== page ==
Shipping AWS S3 CloudWatch Metrics to Logz.io

Shipping AWS S3 CloudWatch Metrics to Logz.io Grafana

AWS S3 buckets are an indisputably powerful—and extremely well-organized—DevOps tool. Standing for “simple storage service,” the S3 is the lowest tier offered for AWS storage, but it is also the most indispensable. S3 buckets store data for immediate recall, the most active components in Amazon’s arsenal of storage options. They can store a variety of developer applications and up to five terabytes of data each. In turn, you can monitor the buckets themselves, gleaning AWS S3 CloudWatch metrics and logs from AWS.

Beyond S3 storage containers, there are options colder and colder storage (whose names Glacier, Snow, and Snowmobile make clear). S3 is known for its high availability because of its storage of data replicas to cover against downtime like network outages or hardware problems. In kind, AWS has a very strong SLA to back its storage (literally 99.9% uptime). They also use REST and SOAP interfaces.

S3 server access logs record requests to each bucket via AWS CloudWatch. Beyond this, AWS records three types of S3 CloudWatch metrics: 1) request metrics (by default at 60-second intervals), 2) replication metrics, and 3) daily storage metrics (reported once daily).

Replication metrics can be very interesting, monitoring 1) the number of objects to be replicates, 2) the size of objects to be replicated, and 3) maximum replication time.

Logz.io utilizes its Docker Metrics Collector for Amazon S3 metrics as well.

Configuring the Docker Collector for S3 Metrics

If you’re not already running Docker Metrics Collector, follow these steps.
Stop the container, add aws to the LOGZIO_MODULES environment variable, then restart.

You can find the run command and all parameters in this procedure.

Set up an IAM user with the following permissions:

  • cloudwatch:GetMetricData
  • cloudwatch:ListMetrics
  • ec2:DescribeRegions
  • iam:ListAccountAliases
  • sts:GetCallerIdentity

Next, you’ll need a few details for configuring Metricbeat for S3 request metrics.

  • Create an Access key ID for the IAM user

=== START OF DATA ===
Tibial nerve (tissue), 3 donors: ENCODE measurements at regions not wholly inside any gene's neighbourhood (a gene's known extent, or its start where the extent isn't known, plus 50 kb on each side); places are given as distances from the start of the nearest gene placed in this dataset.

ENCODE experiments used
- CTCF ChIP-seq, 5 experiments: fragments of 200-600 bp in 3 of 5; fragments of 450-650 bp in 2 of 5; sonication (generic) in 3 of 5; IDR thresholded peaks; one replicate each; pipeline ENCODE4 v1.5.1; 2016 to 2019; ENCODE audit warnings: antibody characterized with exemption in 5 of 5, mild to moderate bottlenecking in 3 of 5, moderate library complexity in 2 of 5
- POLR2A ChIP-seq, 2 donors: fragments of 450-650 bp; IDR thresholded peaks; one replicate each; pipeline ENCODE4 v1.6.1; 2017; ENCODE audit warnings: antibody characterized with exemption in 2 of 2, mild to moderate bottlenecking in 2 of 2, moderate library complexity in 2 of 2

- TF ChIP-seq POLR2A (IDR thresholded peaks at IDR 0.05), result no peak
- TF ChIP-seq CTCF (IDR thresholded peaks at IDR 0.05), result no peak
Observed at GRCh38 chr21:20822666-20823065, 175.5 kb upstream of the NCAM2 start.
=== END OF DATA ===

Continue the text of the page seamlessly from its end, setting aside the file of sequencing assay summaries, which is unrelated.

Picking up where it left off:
• Secret access key for the IAM user
  • Specify your metrics region

Paste all these details into a text editor to make configuring the data request easier later on.

Enable S3 Request Metrics

Log into your AWS Management Console and open the Amazon S3 console. Then go to your bucket list (as it were) and select the one you want to enable.

Beneath the management tab, select Metrics, choose Requests, then click the edit icon and opt into request metrics (and optionally, either or both storage metrics and data transfer metrics if you don’t have these selected at this point).

Then save your configuration. AWS advises it might take up to 15 minutes for metrics to start flowing here.

Pull and Run Docker

Download the Logz.io Docker Metrics Collector image here:

docker pull logzio/docker-collector-metrics

Finally, run the container with the following variables in a docker run command. For everything marked with “<<…>>”, replace all content between the outside quotation marks with the relevant information:

docker run --name docker-collector-metrics \
--env LOGZIO_TOKEN="<>" \
--env LOGZIO_MODULES="aws" \
--env AWS_ACCESS_KEY="<>" \
--env AWS_SECRET_KEY="<>" \
--env AWS_REGION="<>" \
--env AWS_NAMESPACES="<>" \
logzio/docker-collector-metrics

Logz.io and AWS Parameters

There are a number of parameters to set between Logz.io and AWS. Some are optional. For the following Logz.io parameters to define, the first two are requirements:

  1. LOGZIO_TOKEN—This is your Logz.io account token. Replace <<SHIPPING-TOKEN>> with the token of the account you want to ship to.
  2. LOGZIO_URL—This is the Logz.io listener host to ship the metrics to. Replace <<LISTENER-HOST>> with your region’s listener host (for example, listener.logz.io). For more information on finding your account’s region, see Account region.
  3. LOGZIO_MODULES—This is a comma-separated list of Metricbeat modules to be enabled on this container (formatted as module1,module2,module3). To use a custom module configuration file, mount its folder to /logzio/logzio_modules.
  4. LOGZIO_TYPE—In this instance, it will be something like docker-collector-metrics. The log type you’ll use with this Docker. This is shown under the type field in Kibana. Logz.io applies parsing based on type.
  5. LOGZIO_LOG_LEVEL—This is the log level the module startup scripts will generate.
  6. LOGZIO_EXTRA_DIMENSIONS—A semicolon-separated list of additional fields to be included with each message sent (formatted as fieldName1=value1;fieldName2=value2). To use an environment variable as a value, format as fieldName=$ENV_VAR_NAME. Environment variables must be the only value in the field. Where an environment variable can’t be resolved, the field is omitted.

AWS Module Parameters include the following, and all four parameters are required:

  1. AWS_ACCESS_KEY—Your IAM user’s access key ID.
  2. AWS_SECRET_KEY—Your IAM user’s secret key.
  3. AWS_NAMESPACES—Comma-separated list of namespaces of the metrics you want to collect. For S3, this will be AWS/S3.
  4. AWS_REGION—Your region’s slug. You can find this in the AWS region menu (in the top menu, to the right).

Go to Logz.io

Wait a few minutes and you should start seeing AWS Cloudwatch metrics for your S3 buckets flowing into Logz.io.

For more information on shipping cloud metrics and logs to Logz.io, subscribe to the blog for more info on AWS, Azure, and other in-demand services.

 

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